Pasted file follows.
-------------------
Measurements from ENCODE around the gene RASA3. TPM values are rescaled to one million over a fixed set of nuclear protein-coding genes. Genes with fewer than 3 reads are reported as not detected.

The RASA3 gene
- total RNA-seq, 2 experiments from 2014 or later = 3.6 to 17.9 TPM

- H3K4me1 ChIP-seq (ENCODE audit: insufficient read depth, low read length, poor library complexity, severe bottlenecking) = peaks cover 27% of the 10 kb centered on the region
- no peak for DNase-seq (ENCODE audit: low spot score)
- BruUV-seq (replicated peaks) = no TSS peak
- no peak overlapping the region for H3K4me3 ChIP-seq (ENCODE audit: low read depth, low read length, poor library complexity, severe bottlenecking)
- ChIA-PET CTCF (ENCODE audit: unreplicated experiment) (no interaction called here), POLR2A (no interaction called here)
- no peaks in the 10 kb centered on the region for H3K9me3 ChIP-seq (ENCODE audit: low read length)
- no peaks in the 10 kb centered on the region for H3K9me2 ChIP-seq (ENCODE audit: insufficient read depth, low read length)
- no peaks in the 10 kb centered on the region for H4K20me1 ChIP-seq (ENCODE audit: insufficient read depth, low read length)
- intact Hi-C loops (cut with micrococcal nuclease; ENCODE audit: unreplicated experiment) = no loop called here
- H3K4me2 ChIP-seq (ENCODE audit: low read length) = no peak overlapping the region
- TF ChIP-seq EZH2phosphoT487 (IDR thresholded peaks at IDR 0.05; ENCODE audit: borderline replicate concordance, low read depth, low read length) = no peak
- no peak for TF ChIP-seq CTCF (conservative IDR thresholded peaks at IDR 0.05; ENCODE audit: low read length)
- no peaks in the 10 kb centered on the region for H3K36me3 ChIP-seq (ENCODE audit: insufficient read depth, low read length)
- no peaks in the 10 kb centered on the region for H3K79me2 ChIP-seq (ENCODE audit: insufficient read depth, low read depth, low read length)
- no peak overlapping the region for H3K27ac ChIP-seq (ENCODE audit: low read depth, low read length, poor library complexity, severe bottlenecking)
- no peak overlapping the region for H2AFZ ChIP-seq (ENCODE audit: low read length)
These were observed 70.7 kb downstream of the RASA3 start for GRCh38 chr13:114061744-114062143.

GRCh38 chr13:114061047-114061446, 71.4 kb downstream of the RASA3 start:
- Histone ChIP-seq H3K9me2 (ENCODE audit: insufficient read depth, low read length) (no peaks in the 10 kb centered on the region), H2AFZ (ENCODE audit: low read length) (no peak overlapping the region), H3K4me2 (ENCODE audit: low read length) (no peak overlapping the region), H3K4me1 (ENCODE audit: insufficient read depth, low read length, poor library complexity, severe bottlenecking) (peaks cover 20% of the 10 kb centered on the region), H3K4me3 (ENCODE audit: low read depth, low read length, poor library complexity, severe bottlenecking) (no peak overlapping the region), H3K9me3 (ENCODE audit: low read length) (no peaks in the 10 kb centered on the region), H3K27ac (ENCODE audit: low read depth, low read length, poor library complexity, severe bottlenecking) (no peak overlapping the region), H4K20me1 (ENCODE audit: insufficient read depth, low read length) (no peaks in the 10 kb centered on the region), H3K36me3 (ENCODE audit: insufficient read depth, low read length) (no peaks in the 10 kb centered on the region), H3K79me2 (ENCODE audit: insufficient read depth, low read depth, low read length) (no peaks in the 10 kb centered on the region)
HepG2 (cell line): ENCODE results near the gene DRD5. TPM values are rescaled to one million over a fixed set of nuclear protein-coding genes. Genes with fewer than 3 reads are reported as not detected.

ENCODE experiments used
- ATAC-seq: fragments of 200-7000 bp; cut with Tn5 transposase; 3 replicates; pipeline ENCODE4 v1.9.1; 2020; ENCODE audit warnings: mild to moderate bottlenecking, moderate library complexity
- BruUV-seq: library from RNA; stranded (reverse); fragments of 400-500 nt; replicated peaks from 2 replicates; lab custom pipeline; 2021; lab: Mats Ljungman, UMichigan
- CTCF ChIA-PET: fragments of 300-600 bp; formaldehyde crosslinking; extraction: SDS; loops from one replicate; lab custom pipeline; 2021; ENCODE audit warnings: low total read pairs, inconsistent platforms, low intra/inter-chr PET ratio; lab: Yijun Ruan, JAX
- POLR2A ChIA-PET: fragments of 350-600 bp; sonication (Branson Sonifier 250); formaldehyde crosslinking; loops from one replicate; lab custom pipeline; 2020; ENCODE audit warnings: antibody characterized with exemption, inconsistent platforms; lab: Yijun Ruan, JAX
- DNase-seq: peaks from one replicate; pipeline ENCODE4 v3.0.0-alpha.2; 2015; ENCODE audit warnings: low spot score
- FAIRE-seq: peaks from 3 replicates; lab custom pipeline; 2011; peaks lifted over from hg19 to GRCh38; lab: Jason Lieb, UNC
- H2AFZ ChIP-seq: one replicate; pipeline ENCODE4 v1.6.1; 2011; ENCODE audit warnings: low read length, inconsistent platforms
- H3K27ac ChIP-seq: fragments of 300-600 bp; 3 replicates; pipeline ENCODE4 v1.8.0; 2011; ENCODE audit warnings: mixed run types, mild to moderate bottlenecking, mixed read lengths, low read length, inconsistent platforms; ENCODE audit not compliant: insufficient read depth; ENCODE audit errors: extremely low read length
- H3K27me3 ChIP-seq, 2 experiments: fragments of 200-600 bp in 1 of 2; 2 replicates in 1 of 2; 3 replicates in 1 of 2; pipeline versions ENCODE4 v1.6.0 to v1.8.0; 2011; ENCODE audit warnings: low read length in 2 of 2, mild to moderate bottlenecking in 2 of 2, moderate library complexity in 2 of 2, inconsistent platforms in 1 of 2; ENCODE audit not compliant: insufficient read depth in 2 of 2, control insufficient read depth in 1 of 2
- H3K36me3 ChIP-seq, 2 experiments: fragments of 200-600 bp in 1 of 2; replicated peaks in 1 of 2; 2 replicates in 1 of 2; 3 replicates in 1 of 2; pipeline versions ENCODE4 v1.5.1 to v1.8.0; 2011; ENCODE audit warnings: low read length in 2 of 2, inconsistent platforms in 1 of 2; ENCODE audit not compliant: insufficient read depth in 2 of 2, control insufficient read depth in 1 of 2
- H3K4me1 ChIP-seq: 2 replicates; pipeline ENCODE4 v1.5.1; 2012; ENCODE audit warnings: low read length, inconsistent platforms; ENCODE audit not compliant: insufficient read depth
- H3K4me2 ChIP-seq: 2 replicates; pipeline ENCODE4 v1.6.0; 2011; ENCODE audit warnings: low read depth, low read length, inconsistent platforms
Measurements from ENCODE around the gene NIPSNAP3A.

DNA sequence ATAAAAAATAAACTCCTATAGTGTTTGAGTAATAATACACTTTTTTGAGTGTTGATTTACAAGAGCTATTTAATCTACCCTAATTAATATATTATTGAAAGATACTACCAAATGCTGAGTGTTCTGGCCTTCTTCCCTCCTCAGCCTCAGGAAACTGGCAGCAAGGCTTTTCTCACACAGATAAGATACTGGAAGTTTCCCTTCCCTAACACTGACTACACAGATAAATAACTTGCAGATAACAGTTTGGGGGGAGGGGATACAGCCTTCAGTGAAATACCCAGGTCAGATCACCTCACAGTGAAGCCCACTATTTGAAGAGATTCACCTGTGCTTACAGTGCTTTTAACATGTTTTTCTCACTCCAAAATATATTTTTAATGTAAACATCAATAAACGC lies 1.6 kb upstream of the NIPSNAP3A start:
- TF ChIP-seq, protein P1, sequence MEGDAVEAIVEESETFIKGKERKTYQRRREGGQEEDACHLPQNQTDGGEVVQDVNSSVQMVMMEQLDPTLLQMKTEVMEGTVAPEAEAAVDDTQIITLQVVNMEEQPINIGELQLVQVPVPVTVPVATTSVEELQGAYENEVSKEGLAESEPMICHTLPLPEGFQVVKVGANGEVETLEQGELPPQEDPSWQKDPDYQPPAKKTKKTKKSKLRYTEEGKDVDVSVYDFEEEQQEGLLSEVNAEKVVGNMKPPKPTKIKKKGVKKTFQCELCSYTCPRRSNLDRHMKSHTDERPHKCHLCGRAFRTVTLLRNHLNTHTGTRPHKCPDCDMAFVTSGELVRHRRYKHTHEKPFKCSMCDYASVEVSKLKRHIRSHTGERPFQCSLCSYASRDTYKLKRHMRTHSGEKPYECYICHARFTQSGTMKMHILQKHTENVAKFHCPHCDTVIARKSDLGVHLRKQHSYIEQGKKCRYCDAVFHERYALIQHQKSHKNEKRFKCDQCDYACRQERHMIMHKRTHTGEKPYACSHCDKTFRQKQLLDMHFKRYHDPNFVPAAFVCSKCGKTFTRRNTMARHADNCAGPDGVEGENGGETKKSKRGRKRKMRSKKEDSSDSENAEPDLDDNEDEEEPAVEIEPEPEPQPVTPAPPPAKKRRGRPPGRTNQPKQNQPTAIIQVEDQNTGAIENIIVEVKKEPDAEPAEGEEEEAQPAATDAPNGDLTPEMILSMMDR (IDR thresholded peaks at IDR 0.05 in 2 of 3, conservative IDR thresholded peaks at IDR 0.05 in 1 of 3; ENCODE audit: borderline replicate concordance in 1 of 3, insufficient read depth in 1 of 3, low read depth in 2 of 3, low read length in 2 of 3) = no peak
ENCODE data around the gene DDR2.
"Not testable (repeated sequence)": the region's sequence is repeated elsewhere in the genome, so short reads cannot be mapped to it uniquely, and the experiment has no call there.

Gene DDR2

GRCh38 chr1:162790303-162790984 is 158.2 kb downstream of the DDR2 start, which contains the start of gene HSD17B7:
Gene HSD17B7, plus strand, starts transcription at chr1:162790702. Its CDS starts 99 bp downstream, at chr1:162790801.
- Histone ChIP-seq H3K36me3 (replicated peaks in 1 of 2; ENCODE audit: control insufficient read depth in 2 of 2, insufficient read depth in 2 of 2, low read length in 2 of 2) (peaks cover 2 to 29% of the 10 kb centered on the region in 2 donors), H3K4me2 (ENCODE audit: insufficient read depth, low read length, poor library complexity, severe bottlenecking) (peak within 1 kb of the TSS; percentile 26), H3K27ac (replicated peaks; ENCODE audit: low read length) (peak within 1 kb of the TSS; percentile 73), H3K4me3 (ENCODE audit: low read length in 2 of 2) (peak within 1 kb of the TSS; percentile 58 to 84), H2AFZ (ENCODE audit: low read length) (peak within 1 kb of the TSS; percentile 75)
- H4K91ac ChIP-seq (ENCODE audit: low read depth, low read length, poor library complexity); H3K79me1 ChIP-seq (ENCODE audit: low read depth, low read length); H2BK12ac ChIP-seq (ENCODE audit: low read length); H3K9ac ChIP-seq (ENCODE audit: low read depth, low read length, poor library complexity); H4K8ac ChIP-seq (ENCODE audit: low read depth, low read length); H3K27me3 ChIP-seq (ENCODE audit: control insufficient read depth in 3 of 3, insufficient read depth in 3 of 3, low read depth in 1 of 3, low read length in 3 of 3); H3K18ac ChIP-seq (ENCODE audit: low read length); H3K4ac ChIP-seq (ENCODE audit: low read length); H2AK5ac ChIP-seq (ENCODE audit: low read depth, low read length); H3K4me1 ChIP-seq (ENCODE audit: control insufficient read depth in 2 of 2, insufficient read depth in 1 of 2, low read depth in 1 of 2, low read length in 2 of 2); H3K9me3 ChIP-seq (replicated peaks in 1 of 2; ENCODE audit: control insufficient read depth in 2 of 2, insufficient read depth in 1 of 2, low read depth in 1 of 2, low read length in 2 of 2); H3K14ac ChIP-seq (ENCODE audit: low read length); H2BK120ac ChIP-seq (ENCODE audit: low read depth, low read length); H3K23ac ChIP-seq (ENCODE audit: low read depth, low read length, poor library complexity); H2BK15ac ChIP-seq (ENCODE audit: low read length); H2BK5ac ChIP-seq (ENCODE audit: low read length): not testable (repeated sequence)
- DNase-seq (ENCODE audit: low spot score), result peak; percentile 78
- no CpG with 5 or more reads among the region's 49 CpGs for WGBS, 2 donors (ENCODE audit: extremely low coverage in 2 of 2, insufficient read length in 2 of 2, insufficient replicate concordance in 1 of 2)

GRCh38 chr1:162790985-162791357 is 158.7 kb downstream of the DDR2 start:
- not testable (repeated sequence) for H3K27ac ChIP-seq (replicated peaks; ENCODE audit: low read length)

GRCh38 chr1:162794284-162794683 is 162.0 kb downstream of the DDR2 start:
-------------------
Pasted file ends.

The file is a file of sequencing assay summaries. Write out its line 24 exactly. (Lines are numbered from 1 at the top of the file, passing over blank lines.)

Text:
ENCODE experiments used